Steve and I will remember Khajuraho, not only for it's elaborate sex temples and streets lined with aggressive touts, but also as the town where our passports were stolen. Steve, with obvious pride in his voice, will tell you that it wasn't due to laziness, or forgetfulness, or lack of responsibility. We didn't leave them in a restaurant, or forget to zip the backpack and then walk thru a crowded market. They, along with about 8000 rupees (~$200) and our visa cards, were stolen from our tiny hotel room, in the middle of the night while we slept. The thief somehow managed to crawl to our second story balcony, prop open the heavy porch door, sneak into our room, and take our valuables from our daypack. We know this because the porch door was propped wide open when we awoke, and our daypack lay unzipped in front of it, with our money belt of valuables gone. When we had gone to bed the night before, the porch door was closed, and our pack with the money belt inside was lying across the room from the porch.
After the initial disbelief and a bit of discussion, we both concluded that, without a doubt, the hotel manager and/or his friends/brothers/children/random men who hang out and sleep at his hotel every night, were responsible. I can tell you more details later, but we knew that they had our passports and money. It became even more clear when we went downstairs and told him of our situation. He smirked, said it was "not possible" and that it was "not his problem". Infuriated, we marched to the tourist police station, and reported the theft to the female officer inside. She had us write a detailed complaint, then got her superior and the hotel manager and myriad of "staff". They made a feable, very theatrical, attempt to interrogate the manager, then sent him on his merry way. Then we were fed samosas and chai, and told to return in a few hours while the police "did their work".
Being pretty confident at this point that the police were useless, we returned to the hotel, and basically pleaded for the return of our passports. "So, what do we need to do, to help you find our passports?" "What can we give you that might result in our passports being returned to us?" We hinted strongly at baksheesh (Indian monetary bribes), but to no avail. The still-smirking manager, surrounded by his also-smirking floozies, could only reply that it was "not possible" that our passports had been stolen. Had we checked our bags? How could they be sure that we weren't making this up, so we could get insurance money for our stolen items? They also insisted that it was "not a problem" for us to get new passports - just go to our embassy in Delhi, walk down the red carpet, and they'll present us new ones on silver platters. (this was something that the police also told us many, many times) For the third time since arriving in India, I broke down and cried, much to the enjoyment of the growing crowd gathered outside the hotel door. More smirking on the Indian side ensued, and we realized we were helpless, and left.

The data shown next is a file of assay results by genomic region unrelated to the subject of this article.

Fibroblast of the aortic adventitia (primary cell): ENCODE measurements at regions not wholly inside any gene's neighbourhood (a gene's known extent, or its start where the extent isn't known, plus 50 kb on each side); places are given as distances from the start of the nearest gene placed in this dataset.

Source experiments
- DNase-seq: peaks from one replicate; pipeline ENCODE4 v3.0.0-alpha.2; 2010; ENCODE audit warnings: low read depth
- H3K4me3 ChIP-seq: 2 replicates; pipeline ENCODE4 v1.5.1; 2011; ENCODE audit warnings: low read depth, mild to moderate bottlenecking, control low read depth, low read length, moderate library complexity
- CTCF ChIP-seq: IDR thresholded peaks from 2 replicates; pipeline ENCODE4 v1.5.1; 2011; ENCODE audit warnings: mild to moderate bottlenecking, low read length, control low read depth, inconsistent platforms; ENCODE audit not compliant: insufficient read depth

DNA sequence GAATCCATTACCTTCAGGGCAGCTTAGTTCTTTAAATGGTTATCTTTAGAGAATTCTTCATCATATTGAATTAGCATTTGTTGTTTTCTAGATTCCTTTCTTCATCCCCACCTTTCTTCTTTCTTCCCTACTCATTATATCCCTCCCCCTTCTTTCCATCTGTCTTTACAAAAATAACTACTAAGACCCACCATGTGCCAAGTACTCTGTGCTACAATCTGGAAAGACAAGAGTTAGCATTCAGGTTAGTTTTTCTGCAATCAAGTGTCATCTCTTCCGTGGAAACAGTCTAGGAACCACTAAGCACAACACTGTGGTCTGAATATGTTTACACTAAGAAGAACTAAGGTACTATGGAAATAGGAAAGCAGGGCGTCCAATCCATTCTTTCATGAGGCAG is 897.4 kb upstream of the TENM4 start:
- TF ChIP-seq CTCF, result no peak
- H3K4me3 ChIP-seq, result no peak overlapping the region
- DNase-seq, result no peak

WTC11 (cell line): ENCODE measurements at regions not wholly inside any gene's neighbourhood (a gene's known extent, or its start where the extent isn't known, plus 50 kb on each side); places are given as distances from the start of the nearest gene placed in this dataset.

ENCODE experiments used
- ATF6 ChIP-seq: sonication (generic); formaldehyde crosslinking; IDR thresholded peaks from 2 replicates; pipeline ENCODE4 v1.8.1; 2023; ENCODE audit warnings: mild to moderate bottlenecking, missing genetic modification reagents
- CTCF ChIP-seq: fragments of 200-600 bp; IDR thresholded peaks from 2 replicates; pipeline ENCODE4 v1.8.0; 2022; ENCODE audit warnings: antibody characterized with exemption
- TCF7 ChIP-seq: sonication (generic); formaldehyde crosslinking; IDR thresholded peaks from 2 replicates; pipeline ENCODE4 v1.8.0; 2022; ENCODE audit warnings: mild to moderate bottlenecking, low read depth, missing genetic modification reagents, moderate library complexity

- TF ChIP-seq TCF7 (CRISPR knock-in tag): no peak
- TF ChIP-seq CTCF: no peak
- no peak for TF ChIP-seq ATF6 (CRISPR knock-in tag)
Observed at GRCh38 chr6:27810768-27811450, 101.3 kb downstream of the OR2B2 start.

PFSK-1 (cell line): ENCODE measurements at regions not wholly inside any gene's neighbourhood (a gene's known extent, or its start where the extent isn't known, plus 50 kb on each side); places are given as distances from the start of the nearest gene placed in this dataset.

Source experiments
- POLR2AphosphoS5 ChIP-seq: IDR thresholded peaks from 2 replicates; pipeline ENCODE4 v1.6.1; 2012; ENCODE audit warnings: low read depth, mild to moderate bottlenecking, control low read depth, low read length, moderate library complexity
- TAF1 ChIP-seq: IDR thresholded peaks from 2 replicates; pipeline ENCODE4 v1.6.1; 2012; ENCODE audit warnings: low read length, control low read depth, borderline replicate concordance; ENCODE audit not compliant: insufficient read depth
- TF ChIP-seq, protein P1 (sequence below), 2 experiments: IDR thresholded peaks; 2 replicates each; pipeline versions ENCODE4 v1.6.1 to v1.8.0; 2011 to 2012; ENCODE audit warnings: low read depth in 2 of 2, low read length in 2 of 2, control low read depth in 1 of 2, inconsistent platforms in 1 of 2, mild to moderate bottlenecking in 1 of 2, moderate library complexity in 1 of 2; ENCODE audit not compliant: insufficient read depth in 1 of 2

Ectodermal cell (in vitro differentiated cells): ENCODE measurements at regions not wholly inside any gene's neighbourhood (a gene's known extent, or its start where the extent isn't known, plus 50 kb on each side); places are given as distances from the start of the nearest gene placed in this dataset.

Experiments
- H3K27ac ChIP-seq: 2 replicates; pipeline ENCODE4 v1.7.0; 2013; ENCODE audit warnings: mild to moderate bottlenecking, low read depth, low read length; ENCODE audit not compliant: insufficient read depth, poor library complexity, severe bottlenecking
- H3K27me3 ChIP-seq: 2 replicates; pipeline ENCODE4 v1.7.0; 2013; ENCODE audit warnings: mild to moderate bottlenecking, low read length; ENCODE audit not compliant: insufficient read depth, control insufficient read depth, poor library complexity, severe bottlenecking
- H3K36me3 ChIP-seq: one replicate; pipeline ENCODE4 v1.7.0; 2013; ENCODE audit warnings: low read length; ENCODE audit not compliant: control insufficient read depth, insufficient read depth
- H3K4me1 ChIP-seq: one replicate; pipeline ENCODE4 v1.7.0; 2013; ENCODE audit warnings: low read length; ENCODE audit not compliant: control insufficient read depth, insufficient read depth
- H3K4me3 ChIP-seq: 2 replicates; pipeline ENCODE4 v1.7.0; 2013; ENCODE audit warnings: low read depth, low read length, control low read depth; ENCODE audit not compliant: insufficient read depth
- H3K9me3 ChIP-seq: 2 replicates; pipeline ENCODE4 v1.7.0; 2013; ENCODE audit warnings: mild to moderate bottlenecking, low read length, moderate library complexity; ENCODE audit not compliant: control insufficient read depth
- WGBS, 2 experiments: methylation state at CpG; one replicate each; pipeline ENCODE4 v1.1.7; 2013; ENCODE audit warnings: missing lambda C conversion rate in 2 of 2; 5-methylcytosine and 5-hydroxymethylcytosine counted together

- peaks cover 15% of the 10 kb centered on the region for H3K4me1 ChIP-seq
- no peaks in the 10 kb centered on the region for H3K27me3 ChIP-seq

Back at the police station, we were presented with a copy of our police report, and told to bring it to the main station to get an official stamp on it. I'll spare you the details, but the summary is that pretty much the same events occurred there as at the tourist police station. The hotel manager, this time with the head of the hotel union in Khajuraho, were called in, some discussions in Hindi occurred, and we were once again told it was "not possible" that our passports had been stolen from our hotel. Steve, in a great moment of glory, slammed his fist on the head officer's desk, and began a very animated rant on the corruption of Indian police and their unwillingness to help travelers, and ending by predicting an end to tourists visiting Khajuraho if they are treated so poorly. I don't remember all of the details, but he was on a roll, emotional and emphatic in his phrases. It was quite convincing (and I'm sure he'd be happy to repeat it to you all when we're home).
Two days later, I opened my email account to find a new message from Hotel Jain.
"We have found your passport. My brother is going to Banaras today (Tues.). Please tell me the name of your hotel so we can deliver it to you.
Hotel Jain Manager"
The next morning, our passports and visa cards (minus the rupees) were returned to our hotel. The manager's brother claimed that they were found in the alley adjacent to the hotel. I think he expected a big hug and a cash reward, but all we could manage was a frosty "danyavad" (thankyou). I'm still in shock that we were somehow able to cause enough ruckus in Khajuraho to convince them that their best option was to return our passports. They got our money, so it wasn't a complete victory, but I'll take any victories in India that I can get. It was nice not to feel helpless and vulnerable, if only just for a moment when he reached into his bag, pulled out our passports, and sheepishly returned them.